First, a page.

18 August 2015 With hundreds of millions of Facebook and Twitter feeds set to be devoted to stories from survivors of humanitarian crises as part of a massive digital storytelling campaign launched by the United Nations and its partners, Secretary-General Ban Ki-moon kicked off World Humanitarian Day with a reminder that “each one of us can make a difference” and “ help create a more humane world."
“On this World Humanitarian Day, I urge everyone to show solidarity as global citizens by signing up to the #ShareHumanity campaign,” said UN Secretary-General Ban Ki-moon at a special event at UN Headquarters in New York on the eve of World Humanitarian Day 2015, marked annually on 19 August.
“Help us to share moving stories of hope and resilience from around the world. Help us to inspire new heights of humanitarian awareness and action,” addedMr. Ban.
The campaign, launched last week, leverages the collective power of individuals to inspire a greater sense of global citizenship using the power of social media. Users are asked to turn their social media feeds into storytelling platforms to spread awareness of humanitarian crises in countries like Syria and Afghanistan.
At the event, humanitarian leaders, media and celebrities joined together to generate a critical mass of support for #ShareHumanity campaign, Australian singer-songwriter Cody Simpson, Malian-French singer-songwriter Inna Modja, and Colombian music superstar, Juanes, inspired the audience with their performances.
“Tonight is also a celebration of the values and principles that drive our actions: the humanitarian instinct to support people in need,” said the UN Under-Secretary-General for Humanitarian Affairs, Stephen O’Brien.
The UN Secretary-General also paid tribute to the 120 humanitarian aid workers who lost their lives in 2014 in the service of helping others. World Humanitarian Day also marks the day in 2003 when 22 UN workers were killed in a bombing of the UN offices in Baghdad. A wreath-laying was set to be held in New York. “Each year, on World Humanitarian Day, we honour the selfless dedication and sacrifice of those who devote themselves – often at great personal risk – to assisting the world’s most vulnerable people,” he said.
According to the UN Office for the Coordination of Humanitarian Affairs (OCHA), today, more than 100 million people in countries across the world need urgent life-saving humanitarian aid, with nearly 60 million people now forcibly displaced. This is a crisis of forced migration on a scale not seen in the post-World War era, in which a displaced person will remain, on average, displaced for 17 years.
These growing humanitarian needs and finding better ways to respond to them are the impetus behind the Secretary-General’s World Humanitarian Summit, to be held in Turkey in 2016 – his ambitious global call to action to reduce human loss and suffering from humanitarian crises.
At the event, he kicked off the official countdown to the Summit by revealing a massive virtual clock at the event and pressing a symbolic button. The global gathering of world leaders from government, business and communities will be held in Istanbul in May – just 278 days away.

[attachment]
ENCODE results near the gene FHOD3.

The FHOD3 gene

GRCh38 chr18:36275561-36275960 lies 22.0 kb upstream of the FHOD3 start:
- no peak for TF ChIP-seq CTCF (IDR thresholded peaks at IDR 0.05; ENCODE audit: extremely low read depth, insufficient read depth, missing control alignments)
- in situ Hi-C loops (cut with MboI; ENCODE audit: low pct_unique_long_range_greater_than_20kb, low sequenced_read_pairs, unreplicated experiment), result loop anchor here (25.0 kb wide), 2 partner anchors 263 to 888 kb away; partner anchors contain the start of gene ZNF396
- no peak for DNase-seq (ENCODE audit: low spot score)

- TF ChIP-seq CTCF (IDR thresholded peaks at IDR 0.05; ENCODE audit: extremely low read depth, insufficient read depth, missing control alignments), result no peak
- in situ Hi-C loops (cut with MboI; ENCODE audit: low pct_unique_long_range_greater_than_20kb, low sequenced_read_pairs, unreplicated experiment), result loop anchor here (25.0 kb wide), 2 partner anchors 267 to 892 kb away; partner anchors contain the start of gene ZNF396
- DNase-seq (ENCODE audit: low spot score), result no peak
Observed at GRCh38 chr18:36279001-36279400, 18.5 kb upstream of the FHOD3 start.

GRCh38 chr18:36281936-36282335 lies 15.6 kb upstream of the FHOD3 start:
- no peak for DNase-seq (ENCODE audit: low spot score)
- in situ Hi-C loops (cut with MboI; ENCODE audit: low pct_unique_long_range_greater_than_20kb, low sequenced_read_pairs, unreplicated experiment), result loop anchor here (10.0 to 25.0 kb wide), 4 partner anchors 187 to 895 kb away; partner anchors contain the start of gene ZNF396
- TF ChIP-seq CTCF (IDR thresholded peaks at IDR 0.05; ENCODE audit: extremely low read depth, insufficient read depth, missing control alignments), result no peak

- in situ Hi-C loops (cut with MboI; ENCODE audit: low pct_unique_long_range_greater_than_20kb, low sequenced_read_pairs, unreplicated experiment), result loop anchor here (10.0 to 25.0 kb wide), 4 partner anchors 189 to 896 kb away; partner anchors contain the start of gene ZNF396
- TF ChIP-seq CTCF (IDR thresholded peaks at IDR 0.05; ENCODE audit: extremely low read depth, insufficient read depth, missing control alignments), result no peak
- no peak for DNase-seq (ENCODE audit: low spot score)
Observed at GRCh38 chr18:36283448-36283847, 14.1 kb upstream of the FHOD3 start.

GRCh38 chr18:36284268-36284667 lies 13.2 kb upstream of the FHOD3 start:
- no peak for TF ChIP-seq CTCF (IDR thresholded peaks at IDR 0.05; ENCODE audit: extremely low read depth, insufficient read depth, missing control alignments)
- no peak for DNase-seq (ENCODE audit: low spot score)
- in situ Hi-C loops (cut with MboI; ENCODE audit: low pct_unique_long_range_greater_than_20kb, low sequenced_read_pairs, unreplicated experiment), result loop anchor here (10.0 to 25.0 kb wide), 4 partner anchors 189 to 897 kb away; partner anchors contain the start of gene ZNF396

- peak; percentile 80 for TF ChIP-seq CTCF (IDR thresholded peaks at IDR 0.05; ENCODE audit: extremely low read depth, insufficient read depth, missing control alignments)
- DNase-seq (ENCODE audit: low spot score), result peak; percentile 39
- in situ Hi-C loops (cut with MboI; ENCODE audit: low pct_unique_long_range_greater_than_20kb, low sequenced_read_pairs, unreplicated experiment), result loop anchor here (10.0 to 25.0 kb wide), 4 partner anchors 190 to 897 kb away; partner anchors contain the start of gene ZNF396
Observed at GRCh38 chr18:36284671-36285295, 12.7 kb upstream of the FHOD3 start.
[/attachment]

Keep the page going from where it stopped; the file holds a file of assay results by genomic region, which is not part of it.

In a message released ahead of the World Day, Mr. Ban drew attention to all those affected by natural disasters, conflict, hunger and disease, whose needs are far outstripping the capacity to help them, underscoring that: “The families and communities struggling to survive in today’s emergencies do so with resilience and dignity. They need and deserve our renewed commitment to do all we can to provide them with the means for a better future.”
In a recent interview with the UN News Centre, Mr. O’Brien, who is also UN Emergency Relief Coordinator, echoed that sentiment, stressing that that, as part of the global team, the UN seeks to deliver humanitarian assistance to meet the fundamental basic needs of saving lives and of making sure the recipients can live without vulnerability.
“The impact of this should give the affected people dignity, opportunities to grow resilience to avoid a repeat cycle of fear and security for families, communities and lives,” he explained, adding: “At the end of the day, every life saved is an achievement in itself. That takes a huge number of people working together and the political will and determination of the world.”
Also on 19 August, at the at the Palais des Nations in Geneva – home of the UN Office and often cited as the humanitarian capital of the world because of the number of the number of humanitarian organizations based in the Swiss city – a commemoration to acknowledge humanitarian workers who have lost their lives in the line of duty will be among the events held on the seventh World Day.
Meanwhile, the UN World Food Programme (WFP) is mourning and cherishing colleagues in South Sudan who disappeared without a trace and “pay tribute to the many in WFP and across the humanitarian community selflessly striving day in, day out, to meet the pressing needs of the vulnerable, hungry poor in hotspots around the world.”
“With 80 per cent of humanitarian work now in countries and regions affected by conflict, the task of giving life-saving assistance is increasingly, for too many colleagues, life-threatening,” WFP said.
The World Health Organization (WHO) has launched a campaign called #ThanksHealthHero to pay tribute to the contributions and sacrifices of health workers worldwide in particular those who respond to humanitarian crises.
“Each one of us can make a difference,” Mr. Ban said. “In a world that is ever more digitally connected, each of us has the power and responsibility to inspire our fellow human beings to act to help others and create a more humane world.”
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